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Attempting to explore chiropractors and their clinical choices: An examination of a failed study

Innes, S.I.ORCID: 0000-0001-7783-8328, Leboeuf-Yde, C. and Walker, B.F.ORCID: 0000-0002-8506-6740 (2019) Attempting to explore chiropractors and their clinical choices: An examination of a failed study. Chiropractic & Manual Therapies, 27 . Article number: 15.

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Abstract

Background
Recent studies have shown that psychological factors, attitudes and beliefs impact on the quality of chiropractic student clinical decisions. This association has not been studied among qualified chiropractors. Our objective was to investigate if personality, psychological factors and/or unorthodox beliefs among chiropractors are related to choices of management in specific clinical scenarios.

Method
In February 2018, a subsample of chiropractors (N = 700) from a practitioner-based research network in Australia known as ACORN (N = 1680), were invited to respond to an on-line anonymous questionnaire. Questions included items relating to management of specific clinical scenarios, intolerance of uncertainty (IU) and the 'Big-5' personality score, adoption of a prescriptive technique system, self-rating of chiropractic abilities, and the level of importance of subluxation and chiropractic philosophy in the delivery of care. Descriptive analysis was to be reported and associations examined between i) personality and psychology factors, unorthodox beliefs and ii) scores obtained for management of specific clinical scenarios, numbers of interdisciplinary referrals, and guideline-based X-ray use.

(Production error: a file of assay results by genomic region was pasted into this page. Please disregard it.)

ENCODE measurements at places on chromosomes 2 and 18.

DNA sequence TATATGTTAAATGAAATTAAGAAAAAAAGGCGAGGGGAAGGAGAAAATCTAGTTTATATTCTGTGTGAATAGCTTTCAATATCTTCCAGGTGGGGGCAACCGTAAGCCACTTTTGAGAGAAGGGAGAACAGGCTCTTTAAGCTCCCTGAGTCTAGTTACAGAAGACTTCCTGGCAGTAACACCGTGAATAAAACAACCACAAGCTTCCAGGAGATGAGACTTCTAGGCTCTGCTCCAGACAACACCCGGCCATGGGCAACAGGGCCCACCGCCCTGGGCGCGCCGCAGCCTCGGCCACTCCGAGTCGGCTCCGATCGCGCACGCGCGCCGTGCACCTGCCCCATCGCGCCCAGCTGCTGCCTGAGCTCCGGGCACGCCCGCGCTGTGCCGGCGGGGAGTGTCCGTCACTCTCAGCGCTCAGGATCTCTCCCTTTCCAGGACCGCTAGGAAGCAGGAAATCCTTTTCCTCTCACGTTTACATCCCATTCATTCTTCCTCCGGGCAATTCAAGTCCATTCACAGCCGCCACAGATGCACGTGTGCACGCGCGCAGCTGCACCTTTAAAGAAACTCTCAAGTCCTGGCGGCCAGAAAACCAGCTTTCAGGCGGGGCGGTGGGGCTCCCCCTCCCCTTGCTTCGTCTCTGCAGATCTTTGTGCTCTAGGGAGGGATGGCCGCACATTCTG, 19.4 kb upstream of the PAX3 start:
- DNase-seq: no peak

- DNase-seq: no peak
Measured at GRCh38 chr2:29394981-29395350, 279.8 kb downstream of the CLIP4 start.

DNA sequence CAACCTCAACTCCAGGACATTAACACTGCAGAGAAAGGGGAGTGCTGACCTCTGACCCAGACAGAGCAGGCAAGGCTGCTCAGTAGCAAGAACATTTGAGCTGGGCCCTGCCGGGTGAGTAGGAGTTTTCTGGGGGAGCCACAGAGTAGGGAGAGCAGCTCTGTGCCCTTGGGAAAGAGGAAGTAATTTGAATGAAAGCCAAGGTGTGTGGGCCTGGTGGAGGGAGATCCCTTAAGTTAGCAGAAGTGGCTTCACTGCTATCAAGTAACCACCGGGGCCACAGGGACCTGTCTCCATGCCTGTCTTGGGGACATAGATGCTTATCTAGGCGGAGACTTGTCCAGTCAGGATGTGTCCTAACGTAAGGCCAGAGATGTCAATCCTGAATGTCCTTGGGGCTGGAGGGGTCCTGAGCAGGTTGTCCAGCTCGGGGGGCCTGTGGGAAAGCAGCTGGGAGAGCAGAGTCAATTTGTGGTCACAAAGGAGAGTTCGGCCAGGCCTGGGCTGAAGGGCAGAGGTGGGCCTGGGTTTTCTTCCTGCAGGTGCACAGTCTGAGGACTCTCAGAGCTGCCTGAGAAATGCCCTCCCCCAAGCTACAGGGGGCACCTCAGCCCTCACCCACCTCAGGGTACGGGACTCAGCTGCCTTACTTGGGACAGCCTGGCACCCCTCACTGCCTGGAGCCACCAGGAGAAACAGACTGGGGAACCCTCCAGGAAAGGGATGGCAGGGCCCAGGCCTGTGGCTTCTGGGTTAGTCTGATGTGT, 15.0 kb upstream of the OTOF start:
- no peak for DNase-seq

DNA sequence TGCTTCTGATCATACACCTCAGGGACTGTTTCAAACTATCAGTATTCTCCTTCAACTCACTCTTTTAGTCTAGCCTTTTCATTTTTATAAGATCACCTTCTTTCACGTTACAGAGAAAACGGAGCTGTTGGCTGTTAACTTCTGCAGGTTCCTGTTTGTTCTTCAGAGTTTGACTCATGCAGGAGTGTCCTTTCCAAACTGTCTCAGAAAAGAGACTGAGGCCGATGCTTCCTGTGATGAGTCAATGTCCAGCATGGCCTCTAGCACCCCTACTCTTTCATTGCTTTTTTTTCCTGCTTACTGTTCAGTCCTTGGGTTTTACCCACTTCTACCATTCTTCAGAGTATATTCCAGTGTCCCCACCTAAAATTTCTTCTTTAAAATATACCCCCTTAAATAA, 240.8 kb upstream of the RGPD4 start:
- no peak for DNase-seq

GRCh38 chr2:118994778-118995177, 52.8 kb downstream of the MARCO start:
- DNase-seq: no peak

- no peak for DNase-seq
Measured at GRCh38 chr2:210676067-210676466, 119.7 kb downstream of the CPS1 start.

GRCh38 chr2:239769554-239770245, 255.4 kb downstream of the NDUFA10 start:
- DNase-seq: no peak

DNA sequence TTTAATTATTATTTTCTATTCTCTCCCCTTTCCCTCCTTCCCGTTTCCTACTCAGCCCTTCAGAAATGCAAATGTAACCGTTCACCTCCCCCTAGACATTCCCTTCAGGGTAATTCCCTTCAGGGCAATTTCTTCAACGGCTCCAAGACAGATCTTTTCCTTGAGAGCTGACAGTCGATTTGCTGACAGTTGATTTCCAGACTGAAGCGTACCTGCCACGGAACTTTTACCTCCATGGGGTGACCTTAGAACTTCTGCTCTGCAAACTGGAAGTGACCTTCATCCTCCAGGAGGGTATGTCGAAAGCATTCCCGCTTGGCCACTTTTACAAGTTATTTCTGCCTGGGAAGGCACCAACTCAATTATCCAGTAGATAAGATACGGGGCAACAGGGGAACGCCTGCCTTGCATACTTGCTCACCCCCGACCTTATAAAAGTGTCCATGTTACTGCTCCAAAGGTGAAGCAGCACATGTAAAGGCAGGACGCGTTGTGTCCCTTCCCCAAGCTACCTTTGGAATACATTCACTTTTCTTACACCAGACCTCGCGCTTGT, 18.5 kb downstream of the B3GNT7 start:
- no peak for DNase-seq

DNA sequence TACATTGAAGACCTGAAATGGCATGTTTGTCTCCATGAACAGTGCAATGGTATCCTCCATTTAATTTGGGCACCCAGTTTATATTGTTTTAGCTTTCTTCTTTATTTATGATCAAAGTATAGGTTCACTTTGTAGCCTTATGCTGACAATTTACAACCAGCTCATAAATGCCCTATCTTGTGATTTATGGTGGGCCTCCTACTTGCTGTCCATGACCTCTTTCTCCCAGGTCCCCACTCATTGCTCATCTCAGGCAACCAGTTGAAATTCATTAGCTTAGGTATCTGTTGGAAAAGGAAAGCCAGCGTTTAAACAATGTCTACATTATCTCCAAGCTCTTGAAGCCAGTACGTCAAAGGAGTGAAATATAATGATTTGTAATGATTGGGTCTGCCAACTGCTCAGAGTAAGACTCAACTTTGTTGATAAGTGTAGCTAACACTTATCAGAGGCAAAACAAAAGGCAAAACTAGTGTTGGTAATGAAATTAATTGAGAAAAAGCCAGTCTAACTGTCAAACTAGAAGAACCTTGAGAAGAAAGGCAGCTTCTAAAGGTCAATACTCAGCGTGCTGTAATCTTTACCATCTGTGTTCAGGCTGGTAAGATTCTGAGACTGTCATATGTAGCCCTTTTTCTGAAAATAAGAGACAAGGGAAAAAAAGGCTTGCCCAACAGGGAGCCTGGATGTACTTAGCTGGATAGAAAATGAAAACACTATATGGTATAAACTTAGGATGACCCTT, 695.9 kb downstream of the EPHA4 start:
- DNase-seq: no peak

Results
The number of respondents was 141 (20%) and 33 of their responses were largely incomplete resulting in a final response rate of 108 (15.4%). In addition, some questions were left unanswered. These related mainly to IU and Big-5 personality measurements. Some sample characteristics (age, number of patients per week, hours worked per week) were similar to the larger ACORN project sample. However, the low response rate indicated that the final study sample was unlikely to be truly representative of the study population and the low number of participants made association testing unsuitable.

Conclusion and recommendations
The low response rate and small study sample in this study made any substantive analysis inappropriate. For these reasons, the study was not concluded. However, the potential reasons for the low response from this large database of volunteer research participants are of interest and need to be investigated. Clearly, it is necessary to engage this population better to explore sensitive issues such as personality inventories and different practice profiles in the interest of effective health care delivery and patient safety.

Item Type: Journal Article
Publisher: BioMed Central
Copyright: © 2019 The Author(s)
URI: http://researchrepository.murdoch.edu.au/id/eprint/45201
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